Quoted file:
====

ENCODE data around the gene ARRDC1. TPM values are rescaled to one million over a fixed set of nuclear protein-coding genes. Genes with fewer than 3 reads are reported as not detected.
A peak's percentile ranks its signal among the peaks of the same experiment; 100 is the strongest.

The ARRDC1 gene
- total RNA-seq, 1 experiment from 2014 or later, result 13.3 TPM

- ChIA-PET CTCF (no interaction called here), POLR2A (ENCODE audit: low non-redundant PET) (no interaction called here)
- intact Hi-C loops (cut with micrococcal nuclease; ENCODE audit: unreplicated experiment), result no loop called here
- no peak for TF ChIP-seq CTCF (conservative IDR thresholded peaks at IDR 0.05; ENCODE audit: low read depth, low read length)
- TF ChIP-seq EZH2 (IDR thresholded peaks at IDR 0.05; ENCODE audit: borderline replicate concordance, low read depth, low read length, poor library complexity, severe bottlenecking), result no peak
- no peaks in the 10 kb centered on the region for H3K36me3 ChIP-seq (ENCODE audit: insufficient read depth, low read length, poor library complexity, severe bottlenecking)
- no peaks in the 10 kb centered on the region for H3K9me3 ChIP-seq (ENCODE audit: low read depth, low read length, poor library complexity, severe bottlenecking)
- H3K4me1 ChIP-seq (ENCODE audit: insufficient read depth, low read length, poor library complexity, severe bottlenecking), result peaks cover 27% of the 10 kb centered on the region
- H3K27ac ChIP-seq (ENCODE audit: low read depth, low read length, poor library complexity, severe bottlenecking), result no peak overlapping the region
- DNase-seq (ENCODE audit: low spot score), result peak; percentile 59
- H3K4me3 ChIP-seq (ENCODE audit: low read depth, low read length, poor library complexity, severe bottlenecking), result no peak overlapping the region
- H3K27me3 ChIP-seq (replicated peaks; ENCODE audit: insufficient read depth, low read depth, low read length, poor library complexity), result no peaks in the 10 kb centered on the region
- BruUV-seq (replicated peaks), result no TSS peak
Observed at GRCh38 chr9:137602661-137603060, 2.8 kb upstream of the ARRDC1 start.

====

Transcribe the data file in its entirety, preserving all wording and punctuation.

ENCODE data around the gene ARRDC1. TPM values are rescaled to one million over a fixed set of nuclear protein-coding genes. Genes with fewer than 3 reads are reported as not detected.
A peak's percentile ranks its signal among the peaks of the same experiment; 100 is the strongest.

The ARRDC1 gene
- total RNA-seq, 1 experiment from 2014 or later, result 13.3 TPM

- ChIA-PET CTCF (no interaction called here), POLR2A (ENCODE audit: low non-redundant PET) (no interaction called here)
- intact Hi-C loops (cut with micrococcal nuclease; ENCODE audit: unreplicated experiment), result no loop called here
- no peak for TF ChIP-seq CTCF (conservative IDR thresholded peaks at IDR 0.05; ENCODE audit: low read depth, low read length)
- TF ChIP-seq EZH2 (IDR thresholded peaks at IDR 0.05; ENCODE audit: borderline replicate concordance, low read depth, low read length, poor library complexity, severe bottlenecking), result no peak
- no peaks in the 10 kb centered on the region for H3K36me3 ChIP-seq (ENCODE audit: insufficient read depth, low read length, poor library complexity, severe bottlenecking)
- no peaks in the 10 kb centered on the region for H3K9me3 ChIP-seq (ENCODE audit: low read depth, low read length, poor library complexity, severe bottlenecking)
- H3K4me1 ChIP-seq (ENCODE audit: insufficient read depth, low read length, poor library complexity, severe bottlenecking), result peaks cover 27% of the 10 kb centered on the region
- H3K27ac ChIP-seq (ENCODE audit: low read depth, low read length, poor library complexity, severe bottlenecking), result no peak overlapping the region
- DNase-seq (ENCODE audit: low spot score), result peak; percentile 59
- H3K4me3 ChIP-seq (ENCODE audit: low read depth, low read length, poor library complexity, severe bottlenecking), result no peak overlapping the region
- H3K27me3 ChIP-seq (replicated peaks; ENCODE audit: insufficient read depth, low read depth, low read length, poor library complexity), result no peaks in the 10 kb centered on the region
- BruUV-seq (replicated peaks), result no TSS peak
Observed at GRCh38 chr9:137602661-137603060, 2.8 kb upstream of the ARRDC1 start.